May 30, 2014

“Obama Hits Suburbs After Election”

This is for all the GOP “pragmatists” and nuanced realists who wasted so much time (and in some cases continue to do so) identifying Obama for who he is and has always been — in so doing, allowing progressive policy and bureaucratic lawlessness to reach troubling speeds, the formula for which can only be adequately figured out using some advanced physics theorem.

I’ve written before about the feds’ tracking the racial makeup of neighborhoods — for reasons we all know are forthcoming:  diversity!  Fairness!  People have a civil right to live in a gated community!  And so on.

Similarly, I’ve written for years, as have many others, about the commingling of the Marxist agenda with the environmentalist agenda, the goal being to rein in the populace, to keep us less dispersed and easier to manage by “nudging” us into cities and keeping us near public transit lines.  For the good of the earth!  But the truth is, they want us in pens because at base, they think of us as economic units who need to be managed, corralled, controlled.  And once we’re in that existential state, we’ll become more reliant on government largess, which in turn will increase the scope of government and entrench its outsized (and unconstitutional) social and legal reach.

Obama’s executive orders and policy desires have all been part of an effort to move society in this direction.  Because far from being a garden variety liberal Democrat, as the editors at many “conservative” sites have argued while trashing conservatives who recognize just how wrongheaded are these supposedly nuanced (and frankly ostentatious and needy) conclusions, Obama is a movement radical.  Which is obvious and should have been from the start:  pant crease or no, a virtually unknown political figure with a lot of missing pieces in his past and a couple of autobiographies written before he was really anyone, should have been a major red flag to anyone with a degree of skepticism.  What we did know of Obama pointed to his socialist leanings, his training in movement and academic Marxism and its leftist/progressive off-shoots, be it Fabianism, post-colonial theory, Black Liberation Theology, critical race theory, et al.; his associations, from Bill Ayers and Bernadette Dohrne to Rashid Khalidi, Edward Said, Francis Piven, and Saul Alinsky — coupled with his known prior vocation as a community organizer (what used to be known as an “outside agitator”) — all pointed away from the Manchurian candidate created by the media and through “his” autobiographies:  the “Barack Obama” we were being fed was never the Barack Obama who was living inside the carefully managed and manipulated political simulacrum.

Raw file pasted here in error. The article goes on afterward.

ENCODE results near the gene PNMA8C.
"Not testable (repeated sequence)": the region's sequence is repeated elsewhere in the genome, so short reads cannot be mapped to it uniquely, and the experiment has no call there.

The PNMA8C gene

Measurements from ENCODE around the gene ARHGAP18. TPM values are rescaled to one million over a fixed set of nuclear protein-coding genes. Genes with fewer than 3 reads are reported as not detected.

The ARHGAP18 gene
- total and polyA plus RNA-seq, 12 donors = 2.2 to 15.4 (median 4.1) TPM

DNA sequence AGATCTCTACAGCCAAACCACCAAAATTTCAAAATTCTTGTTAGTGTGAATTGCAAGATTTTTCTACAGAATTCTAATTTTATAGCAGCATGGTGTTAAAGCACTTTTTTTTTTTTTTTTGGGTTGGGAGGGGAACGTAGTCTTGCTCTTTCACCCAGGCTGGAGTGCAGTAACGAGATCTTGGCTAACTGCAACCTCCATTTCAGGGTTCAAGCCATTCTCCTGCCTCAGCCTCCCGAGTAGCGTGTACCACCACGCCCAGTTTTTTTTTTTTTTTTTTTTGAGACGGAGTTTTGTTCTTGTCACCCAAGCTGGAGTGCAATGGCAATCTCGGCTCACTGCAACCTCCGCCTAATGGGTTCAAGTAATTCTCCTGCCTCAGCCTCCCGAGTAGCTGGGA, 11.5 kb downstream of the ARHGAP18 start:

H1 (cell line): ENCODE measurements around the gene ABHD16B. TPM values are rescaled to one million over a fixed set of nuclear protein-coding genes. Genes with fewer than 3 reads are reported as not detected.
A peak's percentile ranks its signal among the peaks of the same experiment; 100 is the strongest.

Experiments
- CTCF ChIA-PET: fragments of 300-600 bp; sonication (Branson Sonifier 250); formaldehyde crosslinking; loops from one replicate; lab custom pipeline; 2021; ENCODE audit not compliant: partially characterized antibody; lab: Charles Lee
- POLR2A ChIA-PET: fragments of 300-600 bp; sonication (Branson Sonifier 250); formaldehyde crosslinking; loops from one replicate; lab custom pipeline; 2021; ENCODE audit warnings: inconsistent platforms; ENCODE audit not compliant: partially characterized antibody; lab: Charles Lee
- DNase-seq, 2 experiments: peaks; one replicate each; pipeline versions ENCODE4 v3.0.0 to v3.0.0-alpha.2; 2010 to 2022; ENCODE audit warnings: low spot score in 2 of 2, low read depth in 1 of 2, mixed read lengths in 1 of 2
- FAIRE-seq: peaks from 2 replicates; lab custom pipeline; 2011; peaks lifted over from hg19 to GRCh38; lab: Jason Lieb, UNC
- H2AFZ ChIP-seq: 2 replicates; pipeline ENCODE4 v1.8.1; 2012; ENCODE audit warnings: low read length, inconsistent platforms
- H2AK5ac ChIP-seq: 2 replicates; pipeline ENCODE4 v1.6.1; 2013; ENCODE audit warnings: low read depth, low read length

So when Rush Limbaugh famously noted that he hoped Obama failed, he was absolutely speaking a conservative and constitutionalist truth, as many are only now coming to realize and reluctantly coming to admit, if only in private.